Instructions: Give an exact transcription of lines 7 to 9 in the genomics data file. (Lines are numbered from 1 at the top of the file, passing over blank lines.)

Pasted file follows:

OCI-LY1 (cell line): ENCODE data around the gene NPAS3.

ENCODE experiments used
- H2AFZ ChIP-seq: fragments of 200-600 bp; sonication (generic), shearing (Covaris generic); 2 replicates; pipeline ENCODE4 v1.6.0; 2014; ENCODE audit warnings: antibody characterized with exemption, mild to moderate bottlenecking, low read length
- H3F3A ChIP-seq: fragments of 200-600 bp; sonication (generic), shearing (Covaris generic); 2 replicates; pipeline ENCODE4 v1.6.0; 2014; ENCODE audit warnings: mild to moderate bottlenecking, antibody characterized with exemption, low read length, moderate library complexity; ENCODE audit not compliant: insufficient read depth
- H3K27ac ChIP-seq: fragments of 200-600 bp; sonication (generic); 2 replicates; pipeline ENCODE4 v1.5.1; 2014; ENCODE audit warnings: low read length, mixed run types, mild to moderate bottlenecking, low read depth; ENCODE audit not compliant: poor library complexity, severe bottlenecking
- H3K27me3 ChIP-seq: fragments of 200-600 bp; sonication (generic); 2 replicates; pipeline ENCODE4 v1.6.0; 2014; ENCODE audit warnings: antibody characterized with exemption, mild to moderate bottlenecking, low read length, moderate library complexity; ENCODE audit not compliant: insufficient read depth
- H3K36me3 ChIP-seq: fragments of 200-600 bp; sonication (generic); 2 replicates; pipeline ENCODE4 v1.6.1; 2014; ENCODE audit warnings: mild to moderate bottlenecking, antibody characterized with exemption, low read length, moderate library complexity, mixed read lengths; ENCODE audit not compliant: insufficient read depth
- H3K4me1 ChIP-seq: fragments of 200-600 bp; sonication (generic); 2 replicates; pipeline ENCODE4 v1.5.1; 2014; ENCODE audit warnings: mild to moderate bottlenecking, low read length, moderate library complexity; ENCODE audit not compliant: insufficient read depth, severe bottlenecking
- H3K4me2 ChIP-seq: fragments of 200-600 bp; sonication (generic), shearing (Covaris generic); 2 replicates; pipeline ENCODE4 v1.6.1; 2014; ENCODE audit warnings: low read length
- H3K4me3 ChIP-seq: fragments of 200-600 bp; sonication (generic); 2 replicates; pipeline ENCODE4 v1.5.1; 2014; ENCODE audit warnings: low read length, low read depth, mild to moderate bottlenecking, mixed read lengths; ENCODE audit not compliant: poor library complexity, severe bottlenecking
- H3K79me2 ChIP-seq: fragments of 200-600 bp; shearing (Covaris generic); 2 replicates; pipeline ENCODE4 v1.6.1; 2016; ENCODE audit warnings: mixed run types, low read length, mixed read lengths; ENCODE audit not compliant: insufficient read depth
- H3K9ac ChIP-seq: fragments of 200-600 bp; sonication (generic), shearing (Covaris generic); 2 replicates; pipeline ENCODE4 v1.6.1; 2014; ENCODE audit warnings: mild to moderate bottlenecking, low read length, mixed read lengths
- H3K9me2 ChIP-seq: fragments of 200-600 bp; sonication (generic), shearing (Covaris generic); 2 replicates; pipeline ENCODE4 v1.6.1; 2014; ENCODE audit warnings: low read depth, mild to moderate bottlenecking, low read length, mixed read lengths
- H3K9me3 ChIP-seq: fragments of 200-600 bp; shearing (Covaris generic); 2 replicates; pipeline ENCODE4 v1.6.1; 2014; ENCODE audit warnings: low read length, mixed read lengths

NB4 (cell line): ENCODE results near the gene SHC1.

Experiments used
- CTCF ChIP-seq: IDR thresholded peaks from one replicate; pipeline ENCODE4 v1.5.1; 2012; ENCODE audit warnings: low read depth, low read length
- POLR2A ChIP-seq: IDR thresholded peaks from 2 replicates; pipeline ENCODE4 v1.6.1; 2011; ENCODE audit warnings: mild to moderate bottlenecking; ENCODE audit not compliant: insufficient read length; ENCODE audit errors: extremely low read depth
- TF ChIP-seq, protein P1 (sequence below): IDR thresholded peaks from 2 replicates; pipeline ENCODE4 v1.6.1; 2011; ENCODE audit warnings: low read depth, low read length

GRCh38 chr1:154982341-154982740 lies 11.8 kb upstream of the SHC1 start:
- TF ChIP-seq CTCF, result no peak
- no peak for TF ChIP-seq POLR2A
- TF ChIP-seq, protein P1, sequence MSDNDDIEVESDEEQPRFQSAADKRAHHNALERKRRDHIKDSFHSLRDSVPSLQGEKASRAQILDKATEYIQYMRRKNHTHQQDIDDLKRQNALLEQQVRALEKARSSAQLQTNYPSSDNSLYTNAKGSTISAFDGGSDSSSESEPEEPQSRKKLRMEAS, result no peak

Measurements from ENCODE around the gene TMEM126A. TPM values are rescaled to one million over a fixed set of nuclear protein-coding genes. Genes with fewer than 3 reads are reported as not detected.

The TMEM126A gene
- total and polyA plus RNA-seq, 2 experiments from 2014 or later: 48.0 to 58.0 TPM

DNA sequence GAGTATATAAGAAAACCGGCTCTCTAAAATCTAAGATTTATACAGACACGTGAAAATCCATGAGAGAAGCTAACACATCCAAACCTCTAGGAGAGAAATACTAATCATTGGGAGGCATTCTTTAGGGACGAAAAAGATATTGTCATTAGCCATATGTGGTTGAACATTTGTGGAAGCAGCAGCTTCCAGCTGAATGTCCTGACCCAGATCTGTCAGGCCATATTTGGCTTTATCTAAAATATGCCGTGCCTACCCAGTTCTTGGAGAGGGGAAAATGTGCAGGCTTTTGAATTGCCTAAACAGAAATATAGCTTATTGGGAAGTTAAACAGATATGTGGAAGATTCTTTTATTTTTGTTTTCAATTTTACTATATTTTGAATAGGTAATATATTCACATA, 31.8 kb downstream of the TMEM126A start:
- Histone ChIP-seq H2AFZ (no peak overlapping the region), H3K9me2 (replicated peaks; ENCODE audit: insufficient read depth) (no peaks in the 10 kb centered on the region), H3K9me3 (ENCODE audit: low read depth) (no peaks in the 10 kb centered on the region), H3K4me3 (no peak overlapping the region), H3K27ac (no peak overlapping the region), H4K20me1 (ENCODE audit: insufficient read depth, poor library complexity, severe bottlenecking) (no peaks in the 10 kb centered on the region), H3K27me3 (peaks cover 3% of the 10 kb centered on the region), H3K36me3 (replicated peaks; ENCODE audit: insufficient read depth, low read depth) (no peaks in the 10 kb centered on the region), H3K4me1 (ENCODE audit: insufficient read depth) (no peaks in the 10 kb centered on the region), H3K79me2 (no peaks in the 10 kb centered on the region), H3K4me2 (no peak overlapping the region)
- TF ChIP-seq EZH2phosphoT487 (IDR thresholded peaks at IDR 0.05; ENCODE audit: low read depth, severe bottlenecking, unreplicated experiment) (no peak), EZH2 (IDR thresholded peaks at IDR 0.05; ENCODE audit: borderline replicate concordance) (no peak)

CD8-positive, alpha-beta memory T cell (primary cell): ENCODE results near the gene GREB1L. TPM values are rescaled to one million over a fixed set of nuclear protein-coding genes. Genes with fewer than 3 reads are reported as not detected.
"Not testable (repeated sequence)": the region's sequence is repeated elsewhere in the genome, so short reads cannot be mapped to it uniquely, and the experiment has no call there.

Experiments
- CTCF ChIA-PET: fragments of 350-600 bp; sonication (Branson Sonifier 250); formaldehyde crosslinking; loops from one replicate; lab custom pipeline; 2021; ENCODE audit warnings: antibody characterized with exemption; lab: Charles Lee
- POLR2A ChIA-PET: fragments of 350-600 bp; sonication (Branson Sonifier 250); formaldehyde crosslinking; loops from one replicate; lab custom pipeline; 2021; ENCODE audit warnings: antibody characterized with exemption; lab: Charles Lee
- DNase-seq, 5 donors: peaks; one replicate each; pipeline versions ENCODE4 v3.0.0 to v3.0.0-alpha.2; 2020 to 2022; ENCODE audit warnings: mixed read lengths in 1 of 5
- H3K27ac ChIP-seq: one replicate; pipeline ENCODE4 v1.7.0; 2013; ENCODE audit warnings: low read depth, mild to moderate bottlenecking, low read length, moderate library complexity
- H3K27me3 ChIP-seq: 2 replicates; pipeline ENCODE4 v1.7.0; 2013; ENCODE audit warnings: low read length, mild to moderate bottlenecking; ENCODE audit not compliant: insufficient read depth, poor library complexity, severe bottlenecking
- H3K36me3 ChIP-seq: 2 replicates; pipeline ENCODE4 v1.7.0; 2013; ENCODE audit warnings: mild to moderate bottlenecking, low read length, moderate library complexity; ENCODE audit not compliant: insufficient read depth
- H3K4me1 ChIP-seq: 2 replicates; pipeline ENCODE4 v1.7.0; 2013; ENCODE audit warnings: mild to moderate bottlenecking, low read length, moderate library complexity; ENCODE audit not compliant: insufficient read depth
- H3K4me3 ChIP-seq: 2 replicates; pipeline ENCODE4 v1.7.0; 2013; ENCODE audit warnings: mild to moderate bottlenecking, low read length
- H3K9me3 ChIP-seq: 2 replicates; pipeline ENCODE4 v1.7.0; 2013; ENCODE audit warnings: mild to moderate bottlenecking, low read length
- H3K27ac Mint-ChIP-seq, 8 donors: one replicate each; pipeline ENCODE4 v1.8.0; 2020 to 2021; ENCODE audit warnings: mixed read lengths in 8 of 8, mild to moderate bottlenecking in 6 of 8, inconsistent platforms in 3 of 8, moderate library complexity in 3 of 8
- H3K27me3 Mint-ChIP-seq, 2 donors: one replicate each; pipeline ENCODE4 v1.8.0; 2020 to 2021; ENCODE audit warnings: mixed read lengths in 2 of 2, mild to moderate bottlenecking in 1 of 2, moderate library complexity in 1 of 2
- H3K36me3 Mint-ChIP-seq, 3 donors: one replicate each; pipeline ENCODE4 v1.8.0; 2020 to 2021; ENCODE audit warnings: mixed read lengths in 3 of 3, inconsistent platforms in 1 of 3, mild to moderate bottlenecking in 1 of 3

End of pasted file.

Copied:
- H3K36me3 ChIP-seq: fragments of 200-600 bp; sonication (generic); 2 replicates; pipeline ENCODE4 v1.6.1; 2014; ENCODE audit warnings: mild to moderate bottlenecking, antibody characterized with exemption, low read length, moderate library complexity, mixed read lengths; ENCODE audit not compliant: insufficient read depth
- H3K4me1 ChIP-seq: fragments of 200-600 bp; sonication (generic); 2 replicates; pipeline ENCODE4 v1.5.1; 2014; ENCODE audit warnings: mild to moderate bottlenecking, low read length, moderate library complexity; ENCODE audit not compliant: insufficient read depth, severe bottlenecking
- H3K4me2 ChIP-seq: fragments of 200-600 bp; sonication (generic), shearing (Covaris generic); 2 replicates; pipeline ENCODE4 v1.6.1; 2014; ENCODE audit warnings: low read length